Son of Indira Gandhi; Became leader of India and offered reconciliation to Sikhs; Assassinated by a terrorist
Muslims in Arab nations began to seek the revival of Islamic identity, values, and power in the political and social sphere; Called for the reinforcement of the sharia, emphasized pan-Islamic unity, and urged the elimination of non-Muslim influences in the Muslim world
Means the right and duty to defend Islam and the Islamic community from unjust attack; Muslim extremists used the concept of jihad to rationalist and legitimize terrorism and revolution because they believed the Muslim world was under attack
The revolution demonstrated the power of Islam as a means of staving off secular foreign influences, especially the U.S.; During the revolution, Shia militants held 69 American hostages in Tehran; Iranian leaders also shut U.S. military bases and confiscated American-owned economic ventures; Iraq, led by Saddam Hussein, attempted to take advantage of the revolution and invade Iran
Shah Reza Pahlavi
The CIA helped bring him to power; Shia Muslims despised the shah's secular regime and Iranian businesses hated the influence of U.S. corporations on the economy; The shah fled the country when the Iranian Revolution gained force
Ayatollah Ruhollah Khomeini
power was gained by Islamist movement under direction of him during the Iranian revolution
President of Iraq. He launched an attack on Iran, and hoped that it would be a quick victory, which proved to not be true
One million soldiers were killed during this war. Iran was attacked by Iraq, and the war did not end until 8 years later.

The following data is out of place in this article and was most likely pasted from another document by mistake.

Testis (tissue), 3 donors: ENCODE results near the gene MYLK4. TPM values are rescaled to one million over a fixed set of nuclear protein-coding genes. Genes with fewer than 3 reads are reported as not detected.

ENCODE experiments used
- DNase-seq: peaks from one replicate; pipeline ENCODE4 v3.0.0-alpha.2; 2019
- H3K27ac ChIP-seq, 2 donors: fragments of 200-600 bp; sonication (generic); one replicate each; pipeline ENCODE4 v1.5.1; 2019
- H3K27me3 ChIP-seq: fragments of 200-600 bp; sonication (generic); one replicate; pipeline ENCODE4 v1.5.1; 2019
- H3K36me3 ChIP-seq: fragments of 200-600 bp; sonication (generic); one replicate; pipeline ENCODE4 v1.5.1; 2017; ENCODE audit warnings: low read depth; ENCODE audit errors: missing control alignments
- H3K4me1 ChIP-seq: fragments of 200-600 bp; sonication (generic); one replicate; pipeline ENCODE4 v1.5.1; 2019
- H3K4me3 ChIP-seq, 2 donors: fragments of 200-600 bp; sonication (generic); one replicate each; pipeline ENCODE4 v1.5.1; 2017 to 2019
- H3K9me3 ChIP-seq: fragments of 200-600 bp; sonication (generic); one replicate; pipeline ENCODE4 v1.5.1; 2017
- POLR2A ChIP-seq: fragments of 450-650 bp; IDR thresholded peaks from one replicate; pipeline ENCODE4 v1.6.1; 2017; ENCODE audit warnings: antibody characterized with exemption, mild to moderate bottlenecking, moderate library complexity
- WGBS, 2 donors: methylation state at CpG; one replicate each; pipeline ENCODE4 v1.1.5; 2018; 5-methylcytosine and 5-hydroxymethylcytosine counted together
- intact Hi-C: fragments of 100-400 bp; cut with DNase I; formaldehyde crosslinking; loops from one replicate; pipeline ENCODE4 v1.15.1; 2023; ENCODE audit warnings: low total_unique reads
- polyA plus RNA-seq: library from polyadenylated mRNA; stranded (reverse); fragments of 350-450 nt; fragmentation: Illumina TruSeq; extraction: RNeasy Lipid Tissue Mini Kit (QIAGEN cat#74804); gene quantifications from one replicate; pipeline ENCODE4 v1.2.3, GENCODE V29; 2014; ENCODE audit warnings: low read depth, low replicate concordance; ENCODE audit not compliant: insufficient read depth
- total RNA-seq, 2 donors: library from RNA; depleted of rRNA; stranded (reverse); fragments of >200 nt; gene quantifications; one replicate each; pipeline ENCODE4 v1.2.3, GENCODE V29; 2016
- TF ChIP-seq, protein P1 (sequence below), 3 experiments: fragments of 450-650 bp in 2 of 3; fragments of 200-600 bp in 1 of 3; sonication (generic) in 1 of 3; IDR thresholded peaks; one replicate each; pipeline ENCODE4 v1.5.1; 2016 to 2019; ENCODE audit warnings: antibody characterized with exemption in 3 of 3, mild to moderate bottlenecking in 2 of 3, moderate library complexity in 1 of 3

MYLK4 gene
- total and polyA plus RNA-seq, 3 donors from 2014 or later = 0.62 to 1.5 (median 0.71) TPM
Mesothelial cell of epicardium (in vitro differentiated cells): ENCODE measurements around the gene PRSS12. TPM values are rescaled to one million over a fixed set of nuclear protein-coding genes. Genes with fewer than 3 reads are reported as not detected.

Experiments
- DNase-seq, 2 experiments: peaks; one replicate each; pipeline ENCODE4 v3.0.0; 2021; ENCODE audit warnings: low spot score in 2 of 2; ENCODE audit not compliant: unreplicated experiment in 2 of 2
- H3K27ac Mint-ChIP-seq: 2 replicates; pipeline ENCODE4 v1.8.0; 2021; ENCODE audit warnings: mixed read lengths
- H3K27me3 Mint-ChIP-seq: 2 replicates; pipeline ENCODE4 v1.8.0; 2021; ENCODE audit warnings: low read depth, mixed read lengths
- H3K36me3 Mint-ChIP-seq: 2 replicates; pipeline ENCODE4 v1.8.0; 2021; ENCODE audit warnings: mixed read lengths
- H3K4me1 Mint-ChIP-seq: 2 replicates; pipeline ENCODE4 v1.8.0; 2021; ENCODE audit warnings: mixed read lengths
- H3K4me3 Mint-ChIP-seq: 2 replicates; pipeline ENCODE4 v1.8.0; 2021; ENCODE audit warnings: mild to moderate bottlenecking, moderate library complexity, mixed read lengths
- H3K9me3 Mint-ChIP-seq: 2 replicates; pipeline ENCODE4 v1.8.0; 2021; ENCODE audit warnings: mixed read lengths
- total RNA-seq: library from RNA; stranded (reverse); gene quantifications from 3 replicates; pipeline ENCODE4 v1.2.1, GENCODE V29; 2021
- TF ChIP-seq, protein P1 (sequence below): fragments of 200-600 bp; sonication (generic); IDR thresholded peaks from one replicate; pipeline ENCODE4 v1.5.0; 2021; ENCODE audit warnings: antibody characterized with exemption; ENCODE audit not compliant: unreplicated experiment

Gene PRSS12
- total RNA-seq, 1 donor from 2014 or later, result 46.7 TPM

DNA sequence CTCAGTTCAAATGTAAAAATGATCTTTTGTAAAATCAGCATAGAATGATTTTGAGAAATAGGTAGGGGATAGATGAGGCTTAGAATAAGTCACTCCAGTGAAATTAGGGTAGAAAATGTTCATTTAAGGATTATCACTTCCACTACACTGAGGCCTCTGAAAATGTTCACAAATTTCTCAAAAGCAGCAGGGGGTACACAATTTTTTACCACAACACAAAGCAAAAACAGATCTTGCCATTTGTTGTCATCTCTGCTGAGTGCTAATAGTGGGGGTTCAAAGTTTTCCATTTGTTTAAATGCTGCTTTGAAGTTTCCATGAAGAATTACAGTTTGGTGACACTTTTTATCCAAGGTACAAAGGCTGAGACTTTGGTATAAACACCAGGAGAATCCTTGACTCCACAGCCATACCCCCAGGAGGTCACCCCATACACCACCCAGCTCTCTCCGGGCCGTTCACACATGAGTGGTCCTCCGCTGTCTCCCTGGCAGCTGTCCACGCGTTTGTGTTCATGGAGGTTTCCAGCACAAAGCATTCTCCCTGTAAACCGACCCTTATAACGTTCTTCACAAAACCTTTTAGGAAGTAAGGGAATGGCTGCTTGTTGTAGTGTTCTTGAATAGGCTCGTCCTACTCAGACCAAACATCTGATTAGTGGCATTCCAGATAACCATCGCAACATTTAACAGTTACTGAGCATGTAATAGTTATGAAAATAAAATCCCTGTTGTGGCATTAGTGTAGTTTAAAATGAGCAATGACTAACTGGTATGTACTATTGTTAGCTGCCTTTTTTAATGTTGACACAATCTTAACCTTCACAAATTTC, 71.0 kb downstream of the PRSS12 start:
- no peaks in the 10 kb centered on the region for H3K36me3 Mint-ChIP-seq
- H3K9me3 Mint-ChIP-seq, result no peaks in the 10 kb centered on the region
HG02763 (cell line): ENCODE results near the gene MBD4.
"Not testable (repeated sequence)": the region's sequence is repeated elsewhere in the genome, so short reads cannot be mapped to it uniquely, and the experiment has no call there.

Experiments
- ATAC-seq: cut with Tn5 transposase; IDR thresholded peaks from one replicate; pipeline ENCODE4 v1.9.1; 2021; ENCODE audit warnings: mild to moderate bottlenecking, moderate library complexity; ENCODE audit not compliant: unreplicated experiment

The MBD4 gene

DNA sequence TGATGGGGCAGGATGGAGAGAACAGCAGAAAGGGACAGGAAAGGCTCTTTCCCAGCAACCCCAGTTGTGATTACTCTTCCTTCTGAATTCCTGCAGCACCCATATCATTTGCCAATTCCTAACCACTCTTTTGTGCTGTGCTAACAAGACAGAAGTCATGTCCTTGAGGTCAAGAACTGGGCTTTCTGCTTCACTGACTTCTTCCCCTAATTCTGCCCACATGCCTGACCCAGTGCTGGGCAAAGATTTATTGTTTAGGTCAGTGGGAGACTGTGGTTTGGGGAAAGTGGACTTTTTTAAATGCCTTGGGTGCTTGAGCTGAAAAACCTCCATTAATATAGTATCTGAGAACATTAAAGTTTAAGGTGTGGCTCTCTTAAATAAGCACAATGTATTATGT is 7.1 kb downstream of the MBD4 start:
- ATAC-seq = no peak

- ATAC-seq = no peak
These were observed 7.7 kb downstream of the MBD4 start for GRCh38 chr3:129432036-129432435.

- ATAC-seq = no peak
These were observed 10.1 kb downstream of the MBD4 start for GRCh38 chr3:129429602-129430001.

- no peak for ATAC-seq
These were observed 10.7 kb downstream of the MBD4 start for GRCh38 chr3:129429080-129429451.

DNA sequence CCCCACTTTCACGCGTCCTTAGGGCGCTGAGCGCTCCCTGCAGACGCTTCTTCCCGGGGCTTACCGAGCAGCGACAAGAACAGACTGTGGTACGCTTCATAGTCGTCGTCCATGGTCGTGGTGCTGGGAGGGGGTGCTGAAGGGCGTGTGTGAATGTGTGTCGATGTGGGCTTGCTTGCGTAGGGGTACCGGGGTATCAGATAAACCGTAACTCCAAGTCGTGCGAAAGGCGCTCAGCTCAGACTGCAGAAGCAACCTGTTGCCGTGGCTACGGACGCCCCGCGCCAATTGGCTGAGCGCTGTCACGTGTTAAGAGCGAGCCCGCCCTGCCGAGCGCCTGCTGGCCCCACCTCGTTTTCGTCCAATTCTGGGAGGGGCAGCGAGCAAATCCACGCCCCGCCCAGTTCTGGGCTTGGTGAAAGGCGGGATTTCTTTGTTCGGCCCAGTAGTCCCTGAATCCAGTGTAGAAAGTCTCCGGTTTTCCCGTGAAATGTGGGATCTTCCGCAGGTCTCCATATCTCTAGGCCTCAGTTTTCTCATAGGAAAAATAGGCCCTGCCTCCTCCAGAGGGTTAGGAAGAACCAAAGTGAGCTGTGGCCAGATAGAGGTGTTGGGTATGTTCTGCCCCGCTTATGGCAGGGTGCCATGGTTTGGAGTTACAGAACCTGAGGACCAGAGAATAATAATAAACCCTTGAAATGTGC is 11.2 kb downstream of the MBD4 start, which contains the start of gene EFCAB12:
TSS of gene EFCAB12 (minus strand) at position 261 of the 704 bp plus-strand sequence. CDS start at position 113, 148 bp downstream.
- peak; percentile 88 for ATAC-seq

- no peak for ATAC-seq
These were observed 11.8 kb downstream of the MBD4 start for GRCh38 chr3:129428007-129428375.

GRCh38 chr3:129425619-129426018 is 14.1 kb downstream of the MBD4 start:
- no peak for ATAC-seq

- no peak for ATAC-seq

A conservative supreme ruler of Iran
a conservative president. He touted Iran's nuclear program and his antipathy to Israel. This made him increase his status in the Islamic world, but it created more tension with the US
Hussein's troops invaded Kuwait. It later led the the Gulf War.
Hussein started this war with the invasion of Kuwait. It ended in a defeat for Iraq and the Iraqi people
The Organization of African Unity. It was created by 32 member states and tried to prevent conflicts that could lead to intervention by former colonial powers
New International Economic Order
Widely supported by the African Nations and was called by a coalition of developing nations. These states sought a more just allocation of global wealth, especially guaranteeing prices and markets for commodities.
President of Mexico from 1934-1940 had invoked and applied reforms to the Mexicans by the Constitution of 1917. He brought land reform and redistribution to a peak in Mexico.
Petroleos Mexicanos a national oil company in control of Mexico's petroleum products.
Institutional Revolutionary Party (PRI)
often acted harshly and experimented with various economic strategies that decreased or increased Mexico's reliance on foreign markets and capital